Times Have Changed for Females in Military
Posted October 15, 1997
FORT BRAGG — Equal rights, equal opportunity, equal recognition -- those are the things women military women are thinking about this week as women are being honored in Washington, DC for their years of service in the US military. Much has changed for female soldiers over the years.
A half a century ago, women working alongside male soldiers was unthinkable. Today close to 200,000 women are on active duty. Private First Class Nicole Nichols, of the 82nd Aviation Brigade at Fort Bragg is the only woman in her platoon at Fort Bragg. She says she's not on the front lines, but she works in a man's world.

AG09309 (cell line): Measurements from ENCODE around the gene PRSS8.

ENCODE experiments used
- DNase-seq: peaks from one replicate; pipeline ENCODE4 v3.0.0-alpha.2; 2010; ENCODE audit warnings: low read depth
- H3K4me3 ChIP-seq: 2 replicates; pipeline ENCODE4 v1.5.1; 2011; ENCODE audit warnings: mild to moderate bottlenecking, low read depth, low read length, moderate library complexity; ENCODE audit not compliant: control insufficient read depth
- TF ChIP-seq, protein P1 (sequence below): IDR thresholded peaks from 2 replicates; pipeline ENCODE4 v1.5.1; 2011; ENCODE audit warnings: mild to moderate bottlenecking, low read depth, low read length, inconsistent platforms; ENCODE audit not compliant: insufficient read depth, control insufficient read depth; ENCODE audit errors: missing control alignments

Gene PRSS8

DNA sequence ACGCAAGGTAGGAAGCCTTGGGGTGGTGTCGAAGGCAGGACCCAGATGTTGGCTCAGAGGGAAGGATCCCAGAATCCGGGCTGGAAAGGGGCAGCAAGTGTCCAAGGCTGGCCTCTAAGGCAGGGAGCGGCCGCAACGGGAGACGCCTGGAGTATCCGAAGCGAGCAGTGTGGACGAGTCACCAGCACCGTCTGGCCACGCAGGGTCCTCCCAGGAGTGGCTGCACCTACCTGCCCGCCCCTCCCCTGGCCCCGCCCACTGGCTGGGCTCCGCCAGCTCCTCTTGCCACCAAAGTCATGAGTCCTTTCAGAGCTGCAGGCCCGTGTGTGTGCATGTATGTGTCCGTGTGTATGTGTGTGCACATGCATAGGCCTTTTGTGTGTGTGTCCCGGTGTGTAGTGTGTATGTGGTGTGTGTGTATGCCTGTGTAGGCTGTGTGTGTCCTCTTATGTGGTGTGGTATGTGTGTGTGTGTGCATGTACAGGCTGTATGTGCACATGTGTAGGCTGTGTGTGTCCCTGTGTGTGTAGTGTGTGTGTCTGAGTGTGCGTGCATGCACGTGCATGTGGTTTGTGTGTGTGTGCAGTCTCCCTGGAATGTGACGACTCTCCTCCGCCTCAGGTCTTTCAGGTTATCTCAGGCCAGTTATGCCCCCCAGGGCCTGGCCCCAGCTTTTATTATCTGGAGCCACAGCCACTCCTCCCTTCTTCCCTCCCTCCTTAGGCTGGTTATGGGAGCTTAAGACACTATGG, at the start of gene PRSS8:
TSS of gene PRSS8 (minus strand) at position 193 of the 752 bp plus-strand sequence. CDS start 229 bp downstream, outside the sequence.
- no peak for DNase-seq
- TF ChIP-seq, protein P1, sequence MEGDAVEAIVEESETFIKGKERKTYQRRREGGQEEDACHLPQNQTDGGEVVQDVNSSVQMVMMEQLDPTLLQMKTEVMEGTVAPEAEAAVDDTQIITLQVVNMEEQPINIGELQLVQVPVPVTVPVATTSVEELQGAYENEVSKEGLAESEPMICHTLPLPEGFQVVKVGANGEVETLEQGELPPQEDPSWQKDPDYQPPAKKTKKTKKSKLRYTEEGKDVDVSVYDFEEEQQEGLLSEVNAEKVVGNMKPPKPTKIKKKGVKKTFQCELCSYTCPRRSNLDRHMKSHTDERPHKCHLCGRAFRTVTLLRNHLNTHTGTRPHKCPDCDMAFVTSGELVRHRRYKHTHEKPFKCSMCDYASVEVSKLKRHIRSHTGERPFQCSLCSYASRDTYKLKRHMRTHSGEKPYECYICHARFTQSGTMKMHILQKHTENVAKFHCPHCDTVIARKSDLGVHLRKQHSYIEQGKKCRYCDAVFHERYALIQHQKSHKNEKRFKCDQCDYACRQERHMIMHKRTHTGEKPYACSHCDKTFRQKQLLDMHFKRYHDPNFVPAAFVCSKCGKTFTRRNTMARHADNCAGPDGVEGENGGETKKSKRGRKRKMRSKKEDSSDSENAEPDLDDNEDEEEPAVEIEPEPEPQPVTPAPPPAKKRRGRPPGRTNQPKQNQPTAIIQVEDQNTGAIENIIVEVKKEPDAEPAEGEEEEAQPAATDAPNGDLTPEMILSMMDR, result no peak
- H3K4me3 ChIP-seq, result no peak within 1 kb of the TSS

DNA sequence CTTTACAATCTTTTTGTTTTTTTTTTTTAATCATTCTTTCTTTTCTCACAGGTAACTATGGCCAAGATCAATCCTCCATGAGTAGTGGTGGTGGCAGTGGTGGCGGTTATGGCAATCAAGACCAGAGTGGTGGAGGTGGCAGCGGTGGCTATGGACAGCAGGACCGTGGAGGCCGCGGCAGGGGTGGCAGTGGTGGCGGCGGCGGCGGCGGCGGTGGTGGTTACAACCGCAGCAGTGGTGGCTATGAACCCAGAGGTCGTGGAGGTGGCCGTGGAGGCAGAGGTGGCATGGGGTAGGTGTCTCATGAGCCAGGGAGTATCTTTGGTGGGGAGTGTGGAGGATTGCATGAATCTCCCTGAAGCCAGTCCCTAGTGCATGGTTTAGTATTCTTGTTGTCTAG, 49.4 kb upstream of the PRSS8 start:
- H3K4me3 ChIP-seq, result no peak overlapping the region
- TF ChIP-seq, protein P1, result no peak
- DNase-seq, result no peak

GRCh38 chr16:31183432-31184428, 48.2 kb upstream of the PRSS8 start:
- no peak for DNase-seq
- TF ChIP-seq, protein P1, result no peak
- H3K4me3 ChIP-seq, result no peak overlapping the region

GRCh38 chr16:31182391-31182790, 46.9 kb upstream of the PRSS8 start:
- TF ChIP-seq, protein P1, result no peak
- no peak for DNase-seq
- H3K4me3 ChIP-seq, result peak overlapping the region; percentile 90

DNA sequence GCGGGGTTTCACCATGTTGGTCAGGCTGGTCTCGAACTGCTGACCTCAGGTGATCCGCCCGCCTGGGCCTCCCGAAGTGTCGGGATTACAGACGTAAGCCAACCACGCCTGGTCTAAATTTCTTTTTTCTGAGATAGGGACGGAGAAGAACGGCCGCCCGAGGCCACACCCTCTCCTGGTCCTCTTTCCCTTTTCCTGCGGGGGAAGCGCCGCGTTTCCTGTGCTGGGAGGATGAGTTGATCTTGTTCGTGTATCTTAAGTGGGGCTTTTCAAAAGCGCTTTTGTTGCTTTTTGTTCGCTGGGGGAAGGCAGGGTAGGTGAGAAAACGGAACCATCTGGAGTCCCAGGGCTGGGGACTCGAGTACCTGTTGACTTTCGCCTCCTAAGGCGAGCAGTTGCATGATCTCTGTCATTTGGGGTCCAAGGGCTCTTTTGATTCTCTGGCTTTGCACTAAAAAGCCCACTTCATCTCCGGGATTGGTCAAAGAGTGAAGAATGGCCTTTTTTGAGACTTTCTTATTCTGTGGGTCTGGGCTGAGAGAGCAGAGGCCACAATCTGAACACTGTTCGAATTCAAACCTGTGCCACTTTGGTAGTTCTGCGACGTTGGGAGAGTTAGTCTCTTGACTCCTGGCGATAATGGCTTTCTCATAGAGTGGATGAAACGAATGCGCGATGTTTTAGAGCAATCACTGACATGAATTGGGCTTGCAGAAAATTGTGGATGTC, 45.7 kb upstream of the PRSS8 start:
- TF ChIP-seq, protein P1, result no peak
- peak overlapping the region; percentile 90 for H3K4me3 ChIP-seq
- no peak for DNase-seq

Most of the armed services still do not allow women in units that involve combat situations. Still, Nichols say she thinks the military has come a long way based on comparing her experience with that of her mother who was also in the army for more than 20 years ago.
First Lt. Jennifer Belden, also of the 82nd Aviation Brigade, says she feels women are capable of doing the job.
Most soldiers say the military is like the civilian world in that there's always room for improvement.
so far, no women have formally challenged the no combat rule. Many women say they don't envision themselves in those kinds of roles, but say they do know of women who would like the chance to fight alongside men.